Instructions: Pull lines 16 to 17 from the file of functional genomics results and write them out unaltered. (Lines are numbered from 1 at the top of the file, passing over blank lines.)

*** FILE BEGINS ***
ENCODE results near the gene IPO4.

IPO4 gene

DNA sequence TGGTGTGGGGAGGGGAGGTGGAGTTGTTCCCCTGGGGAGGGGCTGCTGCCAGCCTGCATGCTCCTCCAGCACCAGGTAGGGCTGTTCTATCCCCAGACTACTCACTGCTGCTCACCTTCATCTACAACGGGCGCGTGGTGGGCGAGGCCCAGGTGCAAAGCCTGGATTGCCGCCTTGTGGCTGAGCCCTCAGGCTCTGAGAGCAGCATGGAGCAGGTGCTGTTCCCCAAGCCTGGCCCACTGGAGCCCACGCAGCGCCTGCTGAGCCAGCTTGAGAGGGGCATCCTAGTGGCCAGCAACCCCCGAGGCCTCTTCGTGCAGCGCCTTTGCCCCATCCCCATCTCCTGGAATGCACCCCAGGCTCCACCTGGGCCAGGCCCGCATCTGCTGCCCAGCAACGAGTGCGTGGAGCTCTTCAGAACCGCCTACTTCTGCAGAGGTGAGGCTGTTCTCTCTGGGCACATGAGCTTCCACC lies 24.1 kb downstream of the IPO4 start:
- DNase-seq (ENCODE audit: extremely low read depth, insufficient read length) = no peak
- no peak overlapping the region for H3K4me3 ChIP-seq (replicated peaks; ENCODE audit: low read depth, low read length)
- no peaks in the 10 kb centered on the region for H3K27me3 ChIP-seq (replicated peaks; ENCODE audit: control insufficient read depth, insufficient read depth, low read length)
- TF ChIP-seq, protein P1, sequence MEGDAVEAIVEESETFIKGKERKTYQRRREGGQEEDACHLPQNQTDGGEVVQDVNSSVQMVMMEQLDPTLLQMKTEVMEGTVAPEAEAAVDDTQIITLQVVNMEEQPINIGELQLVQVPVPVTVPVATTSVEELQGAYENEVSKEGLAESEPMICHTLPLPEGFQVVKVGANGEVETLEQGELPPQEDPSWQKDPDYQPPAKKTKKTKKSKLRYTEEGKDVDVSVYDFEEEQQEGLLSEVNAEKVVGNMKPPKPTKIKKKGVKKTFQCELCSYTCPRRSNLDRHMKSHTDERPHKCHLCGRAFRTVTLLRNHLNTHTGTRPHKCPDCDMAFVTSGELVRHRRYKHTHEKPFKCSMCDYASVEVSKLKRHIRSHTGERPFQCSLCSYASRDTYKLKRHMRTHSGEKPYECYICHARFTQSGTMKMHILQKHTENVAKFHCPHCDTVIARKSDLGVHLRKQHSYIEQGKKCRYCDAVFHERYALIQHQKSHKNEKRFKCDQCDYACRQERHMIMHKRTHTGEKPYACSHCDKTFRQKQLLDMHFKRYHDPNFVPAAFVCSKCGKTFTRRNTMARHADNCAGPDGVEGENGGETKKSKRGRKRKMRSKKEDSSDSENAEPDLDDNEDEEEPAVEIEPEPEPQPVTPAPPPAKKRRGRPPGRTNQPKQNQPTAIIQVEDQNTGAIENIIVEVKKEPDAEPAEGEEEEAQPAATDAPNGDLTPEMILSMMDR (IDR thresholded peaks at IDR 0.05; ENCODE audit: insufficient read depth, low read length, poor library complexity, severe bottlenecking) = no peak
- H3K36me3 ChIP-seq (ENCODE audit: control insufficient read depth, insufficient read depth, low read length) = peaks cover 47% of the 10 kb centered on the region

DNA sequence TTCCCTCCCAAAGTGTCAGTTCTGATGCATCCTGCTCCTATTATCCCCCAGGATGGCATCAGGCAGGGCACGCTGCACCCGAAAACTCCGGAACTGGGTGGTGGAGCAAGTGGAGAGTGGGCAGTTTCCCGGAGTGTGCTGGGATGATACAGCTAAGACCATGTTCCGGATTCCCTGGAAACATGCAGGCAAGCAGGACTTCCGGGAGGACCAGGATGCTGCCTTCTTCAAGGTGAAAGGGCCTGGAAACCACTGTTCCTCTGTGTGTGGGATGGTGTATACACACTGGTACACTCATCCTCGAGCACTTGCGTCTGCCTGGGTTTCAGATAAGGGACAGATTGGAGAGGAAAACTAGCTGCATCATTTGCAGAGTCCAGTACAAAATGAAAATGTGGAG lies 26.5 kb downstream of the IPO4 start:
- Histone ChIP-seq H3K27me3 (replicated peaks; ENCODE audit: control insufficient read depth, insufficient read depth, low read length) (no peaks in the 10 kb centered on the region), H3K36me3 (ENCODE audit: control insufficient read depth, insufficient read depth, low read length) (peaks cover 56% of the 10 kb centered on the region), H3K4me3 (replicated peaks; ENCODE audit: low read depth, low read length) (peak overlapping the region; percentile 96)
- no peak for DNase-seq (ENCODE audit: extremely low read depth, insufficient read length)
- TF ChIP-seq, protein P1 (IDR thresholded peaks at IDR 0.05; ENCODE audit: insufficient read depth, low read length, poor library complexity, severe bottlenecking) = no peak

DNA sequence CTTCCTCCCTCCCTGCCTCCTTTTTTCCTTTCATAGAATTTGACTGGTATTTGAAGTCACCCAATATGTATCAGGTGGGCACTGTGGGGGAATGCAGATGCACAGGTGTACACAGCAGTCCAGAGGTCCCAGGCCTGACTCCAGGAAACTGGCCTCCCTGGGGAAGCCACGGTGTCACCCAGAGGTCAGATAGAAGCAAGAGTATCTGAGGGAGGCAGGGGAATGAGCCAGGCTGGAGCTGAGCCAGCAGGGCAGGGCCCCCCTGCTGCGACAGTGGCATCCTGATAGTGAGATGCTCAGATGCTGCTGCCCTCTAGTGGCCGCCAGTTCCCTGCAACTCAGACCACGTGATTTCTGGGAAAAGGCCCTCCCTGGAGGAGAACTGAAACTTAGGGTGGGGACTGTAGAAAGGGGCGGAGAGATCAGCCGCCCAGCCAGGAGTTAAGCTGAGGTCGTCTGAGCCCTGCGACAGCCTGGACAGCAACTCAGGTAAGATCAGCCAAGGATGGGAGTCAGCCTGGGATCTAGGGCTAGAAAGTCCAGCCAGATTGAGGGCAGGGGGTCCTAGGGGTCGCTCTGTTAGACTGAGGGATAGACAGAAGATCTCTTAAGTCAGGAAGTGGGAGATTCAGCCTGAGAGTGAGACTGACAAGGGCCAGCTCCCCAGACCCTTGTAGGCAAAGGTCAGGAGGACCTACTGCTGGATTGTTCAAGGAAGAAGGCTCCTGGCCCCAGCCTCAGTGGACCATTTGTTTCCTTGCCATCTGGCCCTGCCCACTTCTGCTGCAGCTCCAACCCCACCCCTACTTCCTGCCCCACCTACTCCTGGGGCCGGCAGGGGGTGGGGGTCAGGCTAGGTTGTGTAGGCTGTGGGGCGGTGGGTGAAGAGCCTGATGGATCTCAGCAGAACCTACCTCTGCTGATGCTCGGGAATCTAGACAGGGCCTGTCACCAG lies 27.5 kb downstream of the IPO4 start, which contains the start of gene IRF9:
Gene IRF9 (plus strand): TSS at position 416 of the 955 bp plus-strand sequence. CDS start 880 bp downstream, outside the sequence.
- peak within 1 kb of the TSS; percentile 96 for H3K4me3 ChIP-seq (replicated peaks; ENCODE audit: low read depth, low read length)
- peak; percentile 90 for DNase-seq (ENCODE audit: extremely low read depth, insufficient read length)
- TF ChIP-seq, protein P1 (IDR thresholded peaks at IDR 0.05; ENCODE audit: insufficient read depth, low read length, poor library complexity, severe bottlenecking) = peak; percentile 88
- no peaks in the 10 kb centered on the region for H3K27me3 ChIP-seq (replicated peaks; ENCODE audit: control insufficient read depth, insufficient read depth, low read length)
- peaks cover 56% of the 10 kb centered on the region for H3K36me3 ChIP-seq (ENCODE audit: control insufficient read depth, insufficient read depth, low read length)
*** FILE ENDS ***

- peak; percentile 90 for DNase-seq (ENCODE audit: extremely low read depth, insufficient read length)
- TF ChIP-seq, protein P1 (IDR thresholded peaks at IDR 0.05; ENCODE audit: insufficient read depth, low read length, poor library complexity, severe bottlenecking) = peak; percentile 88